Track: Peace Flag Ensemble – ‘Human Pyramid’; Canadian improvisational jazz quintet drop a lovely, fluvial piece ahead of their debut album

Peace Flag Ensemble

LADIES and gentlemen of the weirder musical persuasion: introducing a new act to especially intrigue the weird jazzers among you, Peace Flag Ensemble, an experimental collective drawn from various points across the verdant central Canadian province of Saskatchewan.

The quintet are set to release their first venture into long-playing recordings on June 18th on Toronto’s We Are Busy Bodies label, already home to such diverse acts as the brilliant, shambling indiepop of The Lemons, the scorched leftfield post-punk of Newfound Interest In Connecticut and the gentle ambience of Michael Scott Dawson. Another feather in the label’s already finely festooned cap.

Actually, its Michael who’s in the production chair for their debut album, Noteland, a first, unveiling track from which, “Human Pyramid”, you can run the rule over below.

Yeah, right? When you think free jazz, you maybe immediately conjure up Ornette Coleman, Archie Shepp, pure raw skronk and articulation; but what you get in “Human Pyramid” is a free-flowing melodicism, with brass up top looking after the licks and melody, a warmer piano harmony underneath, all a-glimmer. It forges a course out in Jaga Jazzist country – unafraid to be weird but equally unafraid to be pretty.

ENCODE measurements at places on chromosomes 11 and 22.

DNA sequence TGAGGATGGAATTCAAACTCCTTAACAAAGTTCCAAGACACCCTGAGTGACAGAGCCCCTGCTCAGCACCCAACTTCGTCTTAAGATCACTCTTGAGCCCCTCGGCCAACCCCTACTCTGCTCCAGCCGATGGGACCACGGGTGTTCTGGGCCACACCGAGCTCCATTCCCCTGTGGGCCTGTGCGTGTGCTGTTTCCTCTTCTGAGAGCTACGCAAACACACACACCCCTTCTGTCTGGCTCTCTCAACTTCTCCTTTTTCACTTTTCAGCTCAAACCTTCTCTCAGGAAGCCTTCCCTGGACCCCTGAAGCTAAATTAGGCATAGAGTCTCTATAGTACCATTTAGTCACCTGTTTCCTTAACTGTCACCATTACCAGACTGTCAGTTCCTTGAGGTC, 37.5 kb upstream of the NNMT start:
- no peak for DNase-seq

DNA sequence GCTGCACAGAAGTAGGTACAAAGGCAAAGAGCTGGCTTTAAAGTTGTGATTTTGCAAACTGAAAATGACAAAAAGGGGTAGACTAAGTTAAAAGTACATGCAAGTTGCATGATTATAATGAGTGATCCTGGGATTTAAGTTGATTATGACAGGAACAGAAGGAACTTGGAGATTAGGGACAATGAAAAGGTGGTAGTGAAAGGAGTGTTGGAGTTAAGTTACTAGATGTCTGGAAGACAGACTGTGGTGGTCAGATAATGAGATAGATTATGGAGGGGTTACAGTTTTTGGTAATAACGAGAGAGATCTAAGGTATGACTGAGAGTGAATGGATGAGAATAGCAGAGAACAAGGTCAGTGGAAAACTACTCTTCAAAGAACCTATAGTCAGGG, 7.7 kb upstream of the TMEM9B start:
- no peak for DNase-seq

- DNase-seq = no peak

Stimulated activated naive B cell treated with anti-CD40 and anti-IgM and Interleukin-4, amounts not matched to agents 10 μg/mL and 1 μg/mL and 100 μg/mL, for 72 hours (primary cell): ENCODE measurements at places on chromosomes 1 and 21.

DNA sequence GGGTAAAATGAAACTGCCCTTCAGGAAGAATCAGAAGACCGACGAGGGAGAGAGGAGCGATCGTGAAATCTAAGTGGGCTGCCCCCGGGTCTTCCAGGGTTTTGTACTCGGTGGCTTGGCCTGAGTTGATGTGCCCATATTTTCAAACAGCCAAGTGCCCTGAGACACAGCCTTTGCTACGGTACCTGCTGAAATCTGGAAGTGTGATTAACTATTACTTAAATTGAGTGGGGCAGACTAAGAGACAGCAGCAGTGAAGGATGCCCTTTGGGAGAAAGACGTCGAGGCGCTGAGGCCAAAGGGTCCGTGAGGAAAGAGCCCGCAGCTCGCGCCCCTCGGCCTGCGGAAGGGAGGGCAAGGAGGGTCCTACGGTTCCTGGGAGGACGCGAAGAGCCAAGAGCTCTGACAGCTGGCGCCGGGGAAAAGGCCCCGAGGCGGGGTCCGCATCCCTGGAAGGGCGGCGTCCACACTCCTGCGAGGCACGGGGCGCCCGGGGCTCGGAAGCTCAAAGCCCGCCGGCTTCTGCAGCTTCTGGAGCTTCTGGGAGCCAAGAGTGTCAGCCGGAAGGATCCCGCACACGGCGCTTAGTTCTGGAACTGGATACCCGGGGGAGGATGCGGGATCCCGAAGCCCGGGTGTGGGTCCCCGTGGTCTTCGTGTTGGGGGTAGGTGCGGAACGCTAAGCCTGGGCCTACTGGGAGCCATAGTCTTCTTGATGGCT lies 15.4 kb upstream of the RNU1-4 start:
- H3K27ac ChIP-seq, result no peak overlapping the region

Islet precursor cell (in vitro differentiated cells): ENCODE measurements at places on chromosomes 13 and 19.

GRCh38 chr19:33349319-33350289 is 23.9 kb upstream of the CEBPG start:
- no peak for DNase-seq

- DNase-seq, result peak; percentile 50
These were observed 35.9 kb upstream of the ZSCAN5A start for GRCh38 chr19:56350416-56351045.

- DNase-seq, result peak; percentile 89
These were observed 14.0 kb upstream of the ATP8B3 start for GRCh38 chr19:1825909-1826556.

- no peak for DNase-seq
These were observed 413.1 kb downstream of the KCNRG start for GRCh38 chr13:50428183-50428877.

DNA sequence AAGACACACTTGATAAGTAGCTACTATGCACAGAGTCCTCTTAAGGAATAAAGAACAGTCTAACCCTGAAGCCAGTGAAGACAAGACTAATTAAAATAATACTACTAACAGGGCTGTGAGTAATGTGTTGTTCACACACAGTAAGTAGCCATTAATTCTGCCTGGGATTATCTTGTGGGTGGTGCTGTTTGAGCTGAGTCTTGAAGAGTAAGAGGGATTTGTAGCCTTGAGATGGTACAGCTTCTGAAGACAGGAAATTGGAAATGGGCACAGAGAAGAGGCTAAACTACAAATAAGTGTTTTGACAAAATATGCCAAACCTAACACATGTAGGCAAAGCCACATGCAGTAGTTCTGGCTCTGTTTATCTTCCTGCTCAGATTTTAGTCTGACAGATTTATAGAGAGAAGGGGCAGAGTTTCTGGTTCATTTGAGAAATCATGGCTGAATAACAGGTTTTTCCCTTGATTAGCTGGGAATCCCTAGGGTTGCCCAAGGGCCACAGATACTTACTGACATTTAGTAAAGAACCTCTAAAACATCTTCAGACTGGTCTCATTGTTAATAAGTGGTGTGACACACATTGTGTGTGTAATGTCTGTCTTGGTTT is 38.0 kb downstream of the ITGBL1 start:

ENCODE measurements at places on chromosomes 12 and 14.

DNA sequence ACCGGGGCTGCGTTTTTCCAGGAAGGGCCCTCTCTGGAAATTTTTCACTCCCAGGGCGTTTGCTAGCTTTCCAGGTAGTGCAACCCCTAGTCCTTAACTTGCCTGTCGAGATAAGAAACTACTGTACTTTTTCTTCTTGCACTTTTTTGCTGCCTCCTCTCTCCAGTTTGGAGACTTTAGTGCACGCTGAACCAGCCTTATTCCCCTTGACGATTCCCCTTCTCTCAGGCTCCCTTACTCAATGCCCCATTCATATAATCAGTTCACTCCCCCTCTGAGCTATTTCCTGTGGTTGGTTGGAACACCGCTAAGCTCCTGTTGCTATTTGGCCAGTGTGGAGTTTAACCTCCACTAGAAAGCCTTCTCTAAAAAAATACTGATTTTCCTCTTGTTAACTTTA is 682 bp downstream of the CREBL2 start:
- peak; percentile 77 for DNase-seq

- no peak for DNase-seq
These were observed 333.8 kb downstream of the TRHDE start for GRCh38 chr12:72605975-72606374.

It’s that piano that lends the starting point for everyone else, and that fluvial improvisation comes courtesy Jon Neher, ably pinned into a deeper sonic pace by the bass work of Travis Packer. It’s Dalton Lam and Paul Guthiel handling the brass – trumpet and sax respectively – bringing both texture and melody; while Michael Scott Dawson moves beyond the faders to mix guitars, electronica and field recordings into proceedings.

It draws from such influences as Keith Jarrett and Mark Hollis. Peace Flag Ensemble is the sum of its parts. Everyone leaned into their own intuition and inspiration. I think that kept us from limiting possibilities,” says Micheal.

“Sometimes that means a saxophone is reduced to just the crackle of a spit valve, sometimes it’s blurred into pastoral ambiance, and sometimes … well, sometimes it’s just a saxophone.” 

And how about this for rock’n’roll; the ensemble took seed when Michael and Jon bonded at … a book club, somewhere around the time they were reading Haruki Murakami. Talk soon moved beyond books to the Seventies output of legendary leftfield highbrow imprint ECM, contemporary minimalists and musique concrète. 

Jon adds: “This record really allowed us to explore so many kinds of spontaneity while still crafting and polishing a finished work; that is a rare treat in improvised music.”

Peace Flag Ensemble’s Noteland will be released digitally and on vinyl by We Are Busy Bodies on June 18th; you can pre-order you copy now over at Bandcamp.

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